Over the course of the two day shoot I learned Winters was an unusual man. Very much in his own world. At times it seemed he was using humor to express discomfort or cope with anxiety. Back then, I bore a resemblance to John Travolta, and Winters seized on it. For the duration of the shoot he called me "Travolta's Grandmother". I laughed and had a wonderful time just being in the company of his madness.
Within days of the commercial shoot, my wife and I went to an art show at the Santa Monica Civic Auditorium. Hundreds of artists were there, side by side in booths showing their work. And to my surprise and delight, walking the isles, a stack of his own paintings under one arm was Winters! It looked like he was hawking his own work without having bothered with the formality of registration or a booth.
I started to approach him, then thought - better to leave him be.
An hour later, in the dark, we made our way through the parking lot back to our car. As we did, I looked over at someone walking in the same direction, one row over; it was Jonathan. Not wanting to let this second opportunity pass, I told my wife I'd meet her at the car and I went over to him.
"Mr. Winters, it's me, 'Travolta's Grandmother', we were together on the commercial this week. I just wanted to tell you how much I enjoyed...."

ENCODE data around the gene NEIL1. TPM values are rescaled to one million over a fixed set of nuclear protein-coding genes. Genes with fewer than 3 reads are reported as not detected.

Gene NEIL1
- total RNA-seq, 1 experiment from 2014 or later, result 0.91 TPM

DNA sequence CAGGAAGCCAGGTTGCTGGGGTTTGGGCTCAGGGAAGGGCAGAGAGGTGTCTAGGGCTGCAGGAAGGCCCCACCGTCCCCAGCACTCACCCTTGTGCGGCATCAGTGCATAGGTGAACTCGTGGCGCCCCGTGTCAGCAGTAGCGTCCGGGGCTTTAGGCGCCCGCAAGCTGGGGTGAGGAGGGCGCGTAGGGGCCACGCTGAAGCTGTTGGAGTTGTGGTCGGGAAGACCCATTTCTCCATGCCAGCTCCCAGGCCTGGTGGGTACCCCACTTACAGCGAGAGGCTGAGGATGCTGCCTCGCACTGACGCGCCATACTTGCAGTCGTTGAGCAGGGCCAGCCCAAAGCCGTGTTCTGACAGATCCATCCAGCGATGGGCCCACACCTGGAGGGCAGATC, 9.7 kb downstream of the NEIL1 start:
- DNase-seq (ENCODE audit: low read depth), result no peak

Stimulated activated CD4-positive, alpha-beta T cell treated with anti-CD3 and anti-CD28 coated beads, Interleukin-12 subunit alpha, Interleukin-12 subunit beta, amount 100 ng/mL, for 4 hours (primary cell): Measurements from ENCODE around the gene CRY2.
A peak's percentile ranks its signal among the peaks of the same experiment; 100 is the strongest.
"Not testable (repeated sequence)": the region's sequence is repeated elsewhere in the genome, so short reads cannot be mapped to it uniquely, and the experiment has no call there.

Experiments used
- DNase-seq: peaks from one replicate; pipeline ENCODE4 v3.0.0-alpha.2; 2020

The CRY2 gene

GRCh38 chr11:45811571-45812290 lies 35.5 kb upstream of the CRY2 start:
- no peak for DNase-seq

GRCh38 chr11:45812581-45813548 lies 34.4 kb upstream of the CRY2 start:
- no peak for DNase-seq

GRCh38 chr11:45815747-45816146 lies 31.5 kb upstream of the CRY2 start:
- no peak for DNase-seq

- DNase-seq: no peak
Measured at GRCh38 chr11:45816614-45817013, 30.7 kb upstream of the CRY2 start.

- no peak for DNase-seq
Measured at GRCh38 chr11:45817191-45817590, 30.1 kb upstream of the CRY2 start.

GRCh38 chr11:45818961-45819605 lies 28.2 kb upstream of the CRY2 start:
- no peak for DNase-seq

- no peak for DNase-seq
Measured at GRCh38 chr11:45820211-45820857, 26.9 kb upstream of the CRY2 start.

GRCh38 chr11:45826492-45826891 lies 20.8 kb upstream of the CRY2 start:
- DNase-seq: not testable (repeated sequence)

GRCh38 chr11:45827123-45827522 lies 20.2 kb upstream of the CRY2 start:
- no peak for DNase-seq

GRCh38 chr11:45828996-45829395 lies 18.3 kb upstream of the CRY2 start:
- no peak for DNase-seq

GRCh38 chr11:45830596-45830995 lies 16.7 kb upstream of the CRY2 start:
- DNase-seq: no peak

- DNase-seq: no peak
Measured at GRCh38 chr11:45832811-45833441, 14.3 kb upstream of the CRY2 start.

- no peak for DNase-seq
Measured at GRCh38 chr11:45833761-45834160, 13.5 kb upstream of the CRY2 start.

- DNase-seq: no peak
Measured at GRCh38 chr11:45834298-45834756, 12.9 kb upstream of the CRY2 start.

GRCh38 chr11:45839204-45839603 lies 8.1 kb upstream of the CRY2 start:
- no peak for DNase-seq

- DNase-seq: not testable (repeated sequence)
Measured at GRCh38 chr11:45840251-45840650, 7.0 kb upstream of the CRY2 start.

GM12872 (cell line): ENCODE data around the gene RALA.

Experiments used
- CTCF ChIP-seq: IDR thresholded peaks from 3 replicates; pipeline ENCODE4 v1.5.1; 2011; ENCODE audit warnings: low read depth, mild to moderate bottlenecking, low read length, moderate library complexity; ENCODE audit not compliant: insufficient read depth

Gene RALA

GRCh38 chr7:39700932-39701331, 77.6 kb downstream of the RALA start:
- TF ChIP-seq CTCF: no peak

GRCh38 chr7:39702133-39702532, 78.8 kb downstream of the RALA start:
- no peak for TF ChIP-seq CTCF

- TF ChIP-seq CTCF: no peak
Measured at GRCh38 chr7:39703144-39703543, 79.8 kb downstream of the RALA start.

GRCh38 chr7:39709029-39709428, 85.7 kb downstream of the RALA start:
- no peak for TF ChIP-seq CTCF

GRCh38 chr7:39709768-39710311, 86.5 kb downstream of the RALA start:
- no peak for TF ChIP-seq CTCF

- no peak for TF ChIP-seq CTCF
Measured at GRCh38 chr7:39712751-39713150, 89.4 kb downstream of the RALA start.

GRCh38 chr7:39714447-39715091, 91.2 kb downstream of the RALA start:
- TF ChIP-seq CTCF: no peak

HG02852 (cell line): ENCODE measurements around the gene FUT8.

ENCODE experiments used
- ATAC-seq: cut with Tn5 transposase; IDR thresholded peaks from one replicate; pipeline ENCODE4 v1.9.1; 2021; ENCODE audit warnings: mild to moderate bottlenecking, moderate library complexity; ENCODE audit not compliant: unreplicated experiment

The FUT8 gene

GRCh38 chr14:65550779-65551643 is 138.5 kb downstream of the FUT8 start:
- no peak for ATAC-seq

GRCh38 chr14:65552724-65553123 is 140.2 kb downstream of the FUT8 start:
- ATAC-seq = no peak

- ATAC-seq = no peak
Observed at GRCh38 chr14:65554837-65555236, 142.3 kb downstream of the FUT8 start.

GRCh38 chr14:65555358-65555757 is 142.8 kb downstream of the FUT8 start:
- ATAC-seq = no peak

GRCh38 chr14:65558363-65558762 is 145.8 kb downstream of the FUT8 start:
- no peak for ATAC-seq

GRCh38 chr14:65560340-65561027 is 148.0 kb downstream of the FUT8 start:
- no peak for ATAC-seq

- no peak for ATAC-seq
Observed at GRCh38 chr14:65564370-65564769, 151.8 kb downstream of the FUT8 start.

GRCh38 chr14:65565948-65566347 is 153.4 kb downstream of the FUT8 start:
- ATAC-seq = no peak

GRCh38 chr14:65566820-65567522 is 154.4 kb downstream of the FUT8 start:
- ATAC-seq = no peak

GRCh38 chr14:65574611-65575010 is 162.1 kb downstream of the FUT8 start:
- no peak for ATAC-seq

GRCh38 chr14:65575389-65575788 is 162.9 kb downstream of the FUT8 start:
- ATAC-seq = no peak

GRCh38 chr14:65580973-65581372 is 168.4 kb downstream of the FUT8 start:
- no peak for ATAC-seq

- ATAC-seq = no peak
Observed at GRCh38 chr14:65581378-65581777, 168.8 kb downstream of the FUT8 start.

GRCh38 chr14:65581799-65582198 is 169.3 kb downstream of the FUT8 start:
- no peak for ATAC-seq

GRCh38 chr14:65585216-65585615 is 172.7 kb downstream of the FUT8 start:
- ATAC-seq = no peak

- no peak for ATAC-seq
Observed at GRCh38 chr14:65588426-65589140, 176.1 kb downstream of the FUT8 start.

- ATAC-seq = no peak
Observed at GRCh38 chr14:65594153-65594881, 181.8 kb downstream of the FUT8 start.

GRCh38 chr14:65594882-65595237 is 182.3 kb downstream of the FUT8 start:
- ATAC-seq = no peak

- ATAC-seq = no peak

Winters stopped, turned to me, and launched into a monologue that went on for, I shit you not, 20 minutes. He pulled out a variety of his best characters as he talked about trying to sell the paintings he had with him; serving in the Korean War; spending time in a mental institution; the challenges of life with his spouse; and Robin Williams ripping off his material. And I just laughed. It became clear that my laughter was all the prompting he needed, because I couldn't get a word in edgewise.
At one point I looked around just to make sure; yes, it was true, in the middle of this vast parking lot, in the darkness, I alone was his audience. I alone was privy to the brilliance that I'd seen him deliver in movies, on The Tonight Show, Mork and Mindy, his own Specials.
Eventually, he ran out of steam or was pulled away out of obligation; I remember a hint of sadness as he left. I also remember thinking, "I will never forget this gift, this encounter with genius, in the darkness among a sea of cars, served up for me and only me."